Porthdinllaen Lifeboat

Gorsaf Bad Achub Porthdinllaen

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14th August 2016

At 10.55am Holyhead Coastguard requested that Porthdinllaen RNLI lifeboat should launch to assist a broken down pleasure craft.

The 20ft Bayliner type craft, called the Blue Moon, had two people on board and had suffered mechanical failure approximately 10 miles North of Porthdinllaen Point.
 
The Blue Moon, which had set off earlier in the morning from Portdinorwig for a leisurely fishing trip, had suffered a drive coupling failure on their inboard engine which was not repairable at sea. Weather conditions were sunny with calm seas and only a slight breeze.
 
Upon arrival, the volunteer lifeboat crew from Porthdinllaen passed over a tow line to the Blue Moon and upon arrival at Porthdinllaen Bay, the boat was placed on a safe mooring.
 
The lifeboat then returned to the boathouse and was refuelled and ready for service at 12.45pm.
 
Ken Fitzpatrick, Lifeboat Operations Manager at Porthdinllaen RNLI, said: 'The Blue Moon suffered an unavoidable breakdown due to the failure of the engine drive coupling and the only option was to request a tow back to Porthdinllaen.'

Young Welsh volunteer to officially open new RNLI All-Weather Lifeboat Centre

The honour of officially opening the RNLI’s new All-Weather Lifeboat Centre at the charity’s headquarters in Poole this Friday (21 August) will fall on the shoulders of the two youngest qualified all-weather volunteer lifeboat crew in the Institution

One of these is 20-year-old Caryl Jones, who lives in Morfa Nefyn, Gwynedd, and is a volunteer crew member with Porthdinllaen RNLI.

Caryl, whose family has had close ties with Porthdinllaen RNLI for more than two decades, has been a crew member since she joined in 2012, aged 17. She recently completed the last of her training.

Her father Lewis has been an RNLI lifeboat crew member for 25 years, her grandfather and mother are involved in the local coastguard and her younger brother Cai, 18, is following in her footsteps and has joined the Porthdinllaen crew and is going through his training. Two of her cousins and an uncle are also on the Porthdinllaen RNLI lifeboat crew.

Speaking ahead of her departure to RNLI HQ in Poole, Caryl, who works as a teaching assistant, said: ‘I completed all my assessments with the lifeboat and I’m really looking forward to officially opening the new All-Weather Lifeboat Centre.

‘The RNLI has a big place in my heart and my family’s hearts. My mum and dad are so proud of what I will be doing on Friday and I can’t believe I have been asked to open the new centre – I’m so excited.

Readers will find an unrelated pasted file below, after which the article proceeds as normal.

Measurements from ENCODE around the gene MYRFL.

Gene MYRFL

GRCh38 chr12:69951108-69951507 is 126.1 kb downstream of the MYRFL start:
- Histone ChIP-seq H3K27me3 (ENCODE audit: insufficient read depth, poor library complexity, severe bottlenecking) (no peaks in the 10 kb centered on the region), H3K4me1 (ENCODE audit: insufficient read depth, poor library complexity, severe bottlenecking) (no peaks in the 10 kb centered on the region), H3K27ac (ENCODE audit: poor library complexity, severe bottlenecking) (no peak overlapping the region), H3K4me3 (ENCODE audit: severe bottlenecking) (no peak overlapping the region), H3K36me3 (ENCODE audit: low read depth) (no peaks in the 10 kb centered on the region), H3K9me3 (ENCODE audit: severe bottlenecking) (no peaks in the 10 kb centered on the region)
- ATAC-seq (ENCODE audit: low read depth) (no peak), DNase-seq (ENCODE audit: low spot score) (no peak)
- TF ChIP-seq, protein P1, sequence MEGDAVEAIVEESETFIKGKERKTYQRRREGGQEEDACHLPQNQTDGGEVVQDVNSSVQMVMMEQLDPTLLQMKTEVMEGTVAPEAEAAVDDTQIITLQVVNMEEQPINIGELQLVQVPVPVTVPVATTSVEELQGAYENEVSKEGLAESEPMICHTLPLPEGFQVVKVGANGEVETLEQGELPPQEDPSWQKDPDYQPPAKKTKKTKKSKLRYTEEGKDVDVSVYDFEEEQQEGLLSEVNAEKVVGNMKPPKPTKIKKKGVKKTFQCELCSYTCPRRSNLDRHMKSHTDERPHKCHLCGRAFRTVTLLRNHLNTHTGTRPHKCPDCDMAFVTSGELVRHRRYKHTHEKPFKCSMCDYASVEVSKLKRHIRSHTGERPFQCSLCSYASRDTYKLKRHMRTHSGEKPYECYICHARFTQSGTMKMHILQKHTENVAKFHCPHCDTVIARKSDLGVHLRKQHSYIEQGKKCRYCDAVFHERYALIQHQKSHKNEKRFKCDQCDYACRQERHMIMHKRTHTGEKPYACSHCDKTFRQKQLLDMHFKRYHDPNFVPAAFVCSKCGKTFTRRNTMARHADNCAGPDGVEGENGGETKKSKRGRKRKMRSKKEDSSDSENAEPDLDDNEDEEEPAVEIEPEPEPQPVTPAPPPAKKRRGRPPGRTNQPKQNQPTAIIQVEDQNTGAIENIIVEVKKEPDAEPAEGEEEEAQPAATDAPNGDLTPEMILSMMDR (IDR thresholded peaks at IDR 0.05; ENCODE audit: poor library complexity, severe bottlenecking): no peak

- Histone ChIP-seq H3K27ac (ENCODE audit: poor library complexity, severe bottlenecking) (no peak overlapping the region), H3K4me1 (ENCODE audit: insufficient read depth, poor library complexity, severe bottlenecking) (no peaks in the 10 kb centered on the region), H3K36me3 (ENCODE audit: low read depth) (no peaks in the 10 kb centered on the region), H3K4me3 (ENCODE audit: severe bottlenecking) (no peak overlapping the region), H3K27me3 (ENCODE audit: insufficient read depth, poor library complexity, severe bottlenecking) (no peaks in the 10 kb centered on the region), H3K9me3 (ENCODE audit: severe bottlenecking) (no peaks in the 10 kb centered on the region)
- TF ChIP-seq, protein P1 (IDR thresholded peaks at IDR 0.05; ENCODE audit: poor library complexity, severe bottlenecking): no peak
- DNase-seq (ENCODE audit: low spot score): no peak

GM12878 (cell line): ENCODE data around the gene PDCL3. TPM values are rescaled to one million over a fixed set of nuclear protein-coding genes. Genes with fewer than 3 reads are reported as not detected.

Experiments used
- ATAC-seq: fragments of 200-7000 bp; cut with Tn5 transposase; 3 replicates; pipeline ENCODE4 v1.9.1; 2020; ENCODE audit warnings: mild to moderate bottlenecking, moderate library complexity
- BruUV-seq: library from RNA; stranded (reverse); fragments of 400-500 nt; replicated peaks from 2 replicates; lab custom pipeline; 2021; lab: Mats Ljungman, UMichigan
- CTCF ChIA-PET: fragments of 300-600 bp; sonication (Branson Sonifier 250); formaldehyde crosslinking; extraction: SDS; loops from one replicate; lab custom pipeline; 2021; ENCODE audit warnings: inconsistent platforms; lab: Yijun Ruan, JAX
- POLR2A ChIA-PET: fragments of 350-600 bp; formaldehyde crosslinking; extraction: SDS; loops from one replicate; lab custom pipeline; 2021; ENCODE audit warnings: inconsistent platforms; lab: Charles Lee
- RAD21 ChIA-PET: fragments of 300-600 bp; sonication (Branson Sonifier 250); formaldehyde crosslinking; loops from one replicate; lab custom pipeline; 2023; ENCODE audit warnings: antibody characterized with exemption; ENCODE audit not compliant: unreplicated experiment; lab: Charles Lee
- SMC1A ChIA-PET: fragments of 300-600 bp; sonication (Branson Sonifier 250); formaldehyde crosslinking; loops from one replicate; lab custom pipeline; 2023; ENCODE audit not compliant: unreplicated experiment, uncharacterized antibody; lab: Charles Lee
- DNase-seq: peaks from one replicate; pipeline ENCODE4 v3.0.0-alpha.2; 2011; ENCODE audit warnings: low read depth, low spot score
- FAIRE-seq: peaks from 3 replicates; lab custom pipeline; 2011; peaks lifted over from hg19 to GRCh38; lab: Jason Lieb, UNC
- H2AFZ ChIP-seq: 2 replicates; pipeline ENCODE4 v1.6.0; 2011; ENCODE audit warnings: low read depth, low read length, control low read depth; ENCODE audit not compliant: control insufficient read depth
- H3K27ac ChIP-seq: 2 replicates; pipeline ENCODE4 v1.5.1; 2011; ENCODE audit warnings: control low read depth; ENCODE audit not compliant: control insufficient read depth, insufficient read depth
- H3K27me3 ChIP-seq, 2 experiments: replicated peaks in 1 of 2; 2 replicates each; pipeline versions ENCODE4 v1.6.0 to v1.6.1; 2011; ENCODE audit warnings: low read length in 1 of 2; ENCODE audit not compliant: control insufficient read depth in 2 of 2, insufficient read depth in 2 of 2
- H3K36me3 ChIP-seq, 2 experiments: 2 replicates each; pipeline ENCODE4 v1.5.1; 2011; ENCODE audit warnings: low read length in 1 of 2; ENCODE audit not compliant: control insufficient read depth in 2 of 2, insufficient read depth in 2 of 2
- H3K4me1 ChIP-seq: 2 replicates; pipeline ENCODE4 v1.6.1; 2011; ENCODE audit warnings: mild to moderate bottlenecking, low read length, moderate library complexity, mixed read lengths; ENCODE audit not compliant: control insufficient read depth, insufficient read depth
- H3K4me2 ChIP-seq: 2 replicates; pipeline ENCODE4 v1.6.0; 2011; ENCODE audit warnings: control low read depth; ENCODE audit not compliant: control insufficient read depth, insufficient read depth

‘I was always around the station when I was younger and admired the job done by the crew and I always said to myself I was going to be part of that as soon as I could.

'I joined at the same time as a few of my friends – mostly lads – but I’ve overtaken them and completed all of the training first.’

Caryl will be joined in opening the new facility by 18-year-old John McDermid, lifeboat volunteer crew member at Arranmore RNLI in Ireland. Both Caryl and John will ring a bell as the doors rise and the All-Weather Lifeboat Centre is declared officially open. The bell will then be rung every time a newly built RNLI all-weather lifeboat is launched for the first time.

RNLI Chief Executive Paul Boissier will address the gathering and Phil Coulter’s Lifeboat Anthem ‘Home from the Sea’ will be played to mark the occasion.

The All-Weather Lifeboat Centre was commissioned by RNLI trustees to meet future all weather lifeboat supply. Its completion will secure a supply of All-weather lifeboats for future generations of lifesavers. It is expected that the All-Weather Lifeboat Centre will save the charity in excess of £3m a year once the facility is fully up and running.

The newly built centre will see production, maintenance and refit of the charity’s all-weather lifeboat fleet performed in-house and under one roof for the first time in the charity’s 191-year history.

RNLI Head of Construction and Refit Angus Watson added: ‘We are very proud to be officially opening The All-Weather Lifeboat Centre. It is an impressive facility which will allow the charity to build six Shannon-class lifeboats a year and maintain our other all-weather boats. Having a state of the art facility which will see the charity produce, maintain and refit all-weather lifeboats in-house and under one roof is a first for the charity.’

The building itself includes some impressive features including: 3 spray booths used to apply primer, coats of paint and antifoul to the lifeboats, Moveable platforms which will improve ergonomics and efficiency for accessing fit-out and refit lifeboats and a visitors centre allowing members of the public to watch the charity’s lifeboats being built. In addition to this PV panels on the roof of the ALC combined with the PV provision on the rest of the RNLI campus means that up to 8% of the RNLI’s energy requirements can be provided by the sun.

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